Who decides who takes Algebra 2?

High schools shouldn’t require all students to take Algebra 2, write Robert Lerman and Arnold Packer in an Education Week commentary. Most won’t need it and could use the time better in career-tech classes matched to their interests and aspirations.

On Curriculum Matters, Catherine Gewertz asks: Should All Students Take Algebra 2? Who Should Decide?

“Very few young teenagers have a clear enough idea of their pathway at that age to select math courses wisely,” she writes.  They rely on adults.

Kids who don’t have the good fortune to have engaged, educated parents are at the mercy of their teachers’ and counselors’ expectations — and the quality of their particular schools’ courses and teachers — when course-signup time rolls around.

. . .  Just as those who advocate raising the bar for all kids need a plan for getting even the most disadvantaged kids over that bar, those who advocate allowing students to take a less-rigorous curriculum if they choose must have a plan that ensures they will still have a multitude of good career or college choices open to them when they are finally mature enough to make those choices.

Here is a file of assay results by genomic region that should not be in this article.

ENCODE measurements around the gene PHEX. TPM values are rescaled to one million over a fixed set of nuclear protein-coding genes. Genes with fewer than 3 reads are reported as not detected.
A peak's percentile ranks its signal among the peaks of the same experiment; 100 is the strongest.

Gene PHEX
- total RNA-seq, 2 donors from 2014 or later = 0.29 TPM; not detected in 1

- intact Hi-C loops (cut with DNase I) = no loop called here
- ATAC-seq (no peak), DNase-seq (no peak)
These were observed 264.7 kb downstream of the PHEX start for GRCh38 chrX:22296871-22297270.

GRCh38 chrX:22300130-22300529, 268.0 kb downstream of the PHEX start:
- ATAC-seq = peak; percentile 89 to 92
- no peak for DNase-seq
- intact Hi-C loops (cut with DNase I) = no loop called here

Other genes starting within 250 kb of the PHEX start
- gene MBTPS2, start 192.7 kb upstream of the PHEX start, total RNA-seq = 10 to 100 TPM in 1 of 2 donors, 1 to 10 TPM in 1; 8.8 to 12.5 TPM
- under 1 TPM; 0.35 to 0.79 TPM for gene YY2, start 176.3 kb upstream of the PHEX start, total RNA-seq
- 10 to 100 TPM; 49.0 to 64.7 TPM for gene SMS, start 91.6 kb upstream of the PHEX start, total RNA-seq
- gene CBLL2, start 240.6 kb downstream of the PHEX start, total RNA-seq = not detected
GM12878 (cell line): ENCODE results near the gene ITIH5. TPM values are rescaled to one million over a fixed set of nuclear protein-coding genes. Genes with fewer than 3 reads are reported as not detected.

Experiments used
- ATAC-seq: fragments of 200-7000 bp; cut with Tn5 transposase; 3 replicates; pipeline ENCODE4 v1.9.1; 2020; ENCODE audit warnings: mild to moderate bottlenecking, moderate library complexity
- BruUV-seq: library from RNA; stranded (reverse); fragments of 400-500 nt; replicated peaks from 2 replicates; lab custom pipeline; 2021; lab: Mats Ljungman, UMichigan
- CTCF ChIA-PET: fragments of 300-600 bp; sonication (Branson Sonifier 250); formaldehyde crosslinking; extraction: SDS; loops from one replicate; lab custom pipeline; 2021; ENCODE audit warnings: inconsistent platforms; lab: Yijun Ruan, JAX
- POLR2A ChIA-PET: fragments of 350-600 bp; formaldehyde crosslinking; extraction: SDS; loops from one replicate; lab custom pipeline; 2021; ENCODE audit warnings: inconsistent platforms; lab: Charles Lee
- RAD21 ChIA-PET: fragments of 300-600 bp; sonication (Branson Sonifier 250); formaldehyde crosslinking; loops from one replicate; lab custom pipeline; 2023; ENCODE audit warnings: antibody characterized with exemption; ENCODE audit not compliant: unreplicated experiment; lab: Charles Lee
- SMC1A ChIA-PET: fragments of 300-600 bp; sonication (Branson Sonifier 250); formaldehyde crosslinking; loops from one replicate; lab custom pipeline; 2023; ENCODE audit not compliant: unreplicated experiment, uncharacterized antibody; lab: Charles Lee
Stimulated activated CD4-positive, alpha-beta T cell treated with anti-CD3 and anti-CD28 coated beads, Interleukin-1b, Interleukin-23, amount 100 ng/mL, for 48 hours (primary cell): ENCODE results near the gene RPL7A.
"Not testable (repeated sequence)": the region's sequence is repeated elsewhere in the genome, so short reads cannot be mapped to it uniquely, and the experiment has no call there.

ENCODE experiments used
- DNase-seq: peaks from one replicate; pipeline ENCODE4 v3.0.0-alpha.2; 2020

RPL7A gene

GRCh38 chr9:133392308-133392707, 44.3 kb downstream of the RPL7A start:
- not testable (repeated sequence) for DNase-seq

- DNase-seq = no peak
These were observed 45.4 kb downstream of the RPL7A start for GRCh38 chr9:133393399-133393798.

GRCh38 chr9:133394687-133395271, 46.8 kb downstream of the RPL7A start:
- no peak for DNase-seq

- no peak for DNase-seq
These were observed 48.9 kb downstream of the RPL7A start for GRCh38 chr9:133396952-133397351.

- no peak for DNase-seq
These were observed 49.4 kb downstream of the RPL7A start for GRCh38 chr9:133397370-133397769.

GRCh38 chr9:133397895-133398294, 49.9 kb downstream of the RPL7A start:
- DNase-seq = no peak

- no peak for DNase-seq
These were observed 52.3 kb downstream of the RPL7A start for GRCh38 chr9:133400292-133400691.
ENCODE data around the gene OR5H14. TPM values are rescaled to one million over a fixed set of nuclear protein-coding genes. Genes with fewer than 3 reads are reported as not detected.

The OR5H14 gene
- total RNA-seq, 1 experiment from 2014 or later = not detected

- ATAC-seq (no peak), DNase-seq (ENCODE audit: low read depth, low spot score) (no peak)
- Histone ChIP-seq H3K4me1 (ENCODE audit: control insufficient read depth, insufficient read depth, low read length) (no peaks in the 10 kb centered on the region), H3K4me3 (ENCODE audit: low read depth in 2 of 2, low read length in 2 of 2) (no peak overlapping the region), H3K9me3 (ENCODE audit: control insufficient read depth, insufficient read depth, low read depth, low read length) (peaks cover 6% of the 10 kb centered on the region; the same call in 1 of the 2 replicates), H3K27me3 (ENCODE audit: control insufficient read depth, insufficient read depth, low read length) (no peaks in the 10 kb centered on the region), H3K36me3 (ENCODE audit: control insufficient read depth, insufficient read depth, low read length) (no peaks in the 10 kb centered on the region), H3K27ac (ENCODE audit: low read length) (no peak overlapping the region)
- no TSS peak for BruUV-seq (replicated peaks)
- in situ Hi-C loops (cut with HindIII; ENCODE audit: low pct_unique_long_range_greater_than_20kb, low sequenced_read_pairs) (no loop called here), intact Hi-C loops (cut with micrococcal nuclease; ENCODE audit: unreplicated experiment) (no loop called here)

Many students slide through allegedly college-prep classes without actually mastering the reading, writing and, especially, math skills they’re supposed to have learned. Teachers are pressured to pass weak students so they can earn a diploma. The student who sits through Algebra 2 in a daze and gets pushed out with a D would be better off in a class on essential math skills needed to avoid remedial classes in community college.

POSTED BY Joanne Jacobs ON April 28, 2010

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In my district we don’t even offer “consumer math” and the like. It’s not in California’s standards.

John Robinson

I am principal of a redesign high school that requires all students to take Algebra 2. Our mission as a school is to get students ready for college and career, and as a part of that we make sure all our students have college as an option. In preparing students for a future we can’t yet see, it is dangerous to immediately dismiss any content area as not needed.


Yep. Schools take a massive hit in API (or some metric) if they don’t test their kids for Algebra or higher.

Algebra II is a brutal course, taught to standards.

But if teachers are allowed (or even required) to pass kids onto the next class even if they haven’t mastered the skills, then this is what will happen.

Remember, though, that if we only allow those who have the ability to take AII, the performance gap will rear its head.

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